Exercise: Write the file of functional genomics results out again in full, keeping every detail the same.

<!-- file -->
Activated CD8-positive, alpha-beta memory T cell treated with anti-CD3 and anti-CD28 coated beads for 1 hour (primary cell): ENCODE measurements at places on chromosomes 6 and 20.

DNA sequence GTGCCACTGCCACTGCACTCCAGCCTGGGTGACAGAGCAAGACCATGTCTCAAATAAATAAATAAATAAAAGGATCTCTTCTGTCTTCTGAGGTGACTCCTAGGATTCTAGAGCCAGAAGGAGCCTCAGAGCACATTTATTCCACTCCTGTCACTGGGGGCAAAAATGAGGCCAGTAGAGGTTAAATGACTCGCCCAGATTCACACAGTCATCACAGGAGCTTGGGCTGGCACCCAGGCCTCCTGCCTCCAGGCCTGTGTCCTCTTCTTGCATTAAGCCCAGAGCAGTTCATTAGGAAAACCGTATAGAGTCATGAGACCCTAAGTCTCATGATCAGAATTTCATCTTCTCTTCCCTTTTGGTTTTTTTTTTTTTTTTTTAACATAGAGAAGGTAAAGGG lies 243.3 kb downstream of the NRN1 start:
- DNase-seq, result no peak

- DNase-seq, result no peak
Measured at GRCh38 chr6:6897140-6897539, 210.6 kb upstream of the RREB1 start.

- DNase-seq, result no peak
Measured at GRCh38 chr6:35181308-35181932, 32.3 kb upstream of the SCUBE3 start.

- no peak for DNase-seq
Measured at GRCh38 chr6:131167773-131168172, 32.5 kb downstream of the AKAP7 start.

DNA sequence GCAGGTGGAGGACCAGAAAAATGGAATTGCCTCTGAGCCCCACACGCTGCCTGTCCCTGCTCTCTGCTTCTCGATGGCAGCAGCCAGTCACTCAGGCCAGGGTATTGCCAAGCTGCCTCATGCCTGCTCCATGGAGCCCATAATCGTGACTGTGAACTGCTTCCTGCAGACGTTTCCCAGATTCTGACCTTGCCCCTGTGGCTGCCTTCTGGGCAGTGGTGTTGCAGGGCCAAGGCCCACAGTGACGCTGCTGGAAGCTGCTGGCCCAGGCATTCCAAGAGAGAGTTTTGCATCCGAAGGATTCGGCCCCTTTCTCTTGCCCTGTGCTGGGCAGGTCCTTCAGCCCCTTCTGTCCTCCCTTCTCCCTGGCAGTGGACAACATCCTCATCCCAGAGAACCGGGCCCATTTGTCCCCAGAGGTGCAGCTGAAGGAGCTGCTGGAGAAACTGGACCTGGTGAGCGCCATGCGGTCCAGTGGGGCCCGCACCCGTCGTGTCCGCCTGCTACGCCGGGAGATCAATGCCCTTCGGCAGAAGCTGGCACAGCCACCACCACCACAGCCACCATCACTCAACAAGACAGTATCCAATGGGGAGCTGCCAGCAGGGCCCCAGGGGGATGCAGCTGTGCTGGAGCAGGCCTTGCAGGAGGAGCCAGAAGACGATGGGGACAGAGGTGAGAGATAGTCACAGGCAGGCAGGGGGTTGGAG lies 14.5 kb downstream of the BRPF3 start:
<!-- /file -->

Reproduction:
Activated CD8-positive, alpha-beta memory T cell treated with anti-CD3 and anti-CD28 coated beads for 1 hour (primary cell): ENCODE measurements at places on chromosomes 6 and 20.

DNA sequence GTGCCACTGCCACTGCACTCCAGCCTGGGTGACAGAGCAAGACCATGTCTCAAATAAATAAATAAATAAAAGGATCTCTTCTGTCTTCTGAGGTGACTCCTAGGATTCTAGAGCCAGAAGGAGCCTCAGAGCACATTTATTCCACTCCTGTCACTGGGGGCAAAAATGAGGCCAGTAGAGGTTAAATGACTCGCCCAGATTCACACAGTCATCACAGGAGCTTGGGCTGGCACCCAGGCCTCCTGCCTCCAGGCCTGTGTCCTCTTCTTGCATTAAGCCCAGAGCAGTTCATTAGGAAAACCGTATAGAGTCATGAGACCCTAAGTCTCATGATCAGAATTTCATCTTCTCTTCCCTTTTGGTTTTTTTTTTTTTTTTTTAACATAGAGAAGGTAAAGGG lies 243.3 kb downstream of the NRN1 start:
- DNase-seq, result no peak

- DNase-seq, result no peak
Measured at GRCh38 chr6:6897140-6897539, 210.6 kb upstream of the RREB1 start.

- DNase-seq, result no peak
Measured at GRCh38 chr6:35181308-35181932, 32.3 kb upstream of the SCUBE3 start.

- no peak for DNase-seq
Measured at GRCh38 chr6:131167773-131168172, 32.5 kb downstream of the AKAP7 start.

DNA sequence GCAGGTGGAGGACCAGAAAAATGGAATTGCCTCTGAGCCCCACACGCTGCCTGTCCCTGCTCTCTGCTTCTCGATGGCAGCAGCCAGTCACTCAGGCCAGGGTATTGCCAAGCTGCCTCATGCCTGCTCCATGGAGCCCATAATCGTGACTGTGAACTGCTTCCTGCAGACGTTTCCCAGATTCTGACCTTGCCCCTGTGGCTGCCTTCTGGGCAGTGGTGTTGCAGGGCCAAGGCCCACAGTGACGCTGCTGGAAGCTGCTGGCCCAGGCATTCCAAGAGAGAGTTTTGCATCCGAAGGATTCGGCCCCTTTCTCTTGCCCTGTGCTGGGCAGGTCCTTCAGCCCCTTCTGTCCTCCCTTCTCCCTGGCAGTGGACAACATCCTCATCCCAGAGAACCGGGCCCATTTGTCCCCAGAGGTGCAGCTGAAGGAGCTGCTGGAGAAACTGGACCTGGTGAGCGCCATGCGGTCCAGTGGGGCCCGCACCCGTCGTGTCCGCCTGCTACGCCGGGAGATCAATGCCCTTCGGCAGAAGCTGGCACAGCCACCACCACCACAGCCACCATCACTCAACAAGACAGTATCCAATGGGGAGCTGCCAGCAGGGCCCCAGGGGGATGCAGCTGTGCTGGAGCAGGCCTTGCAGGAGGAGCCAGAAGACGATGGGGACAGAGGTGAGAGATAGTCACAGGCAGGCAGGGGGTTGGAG lies 14.5 kb downstream of the BRPF3 start: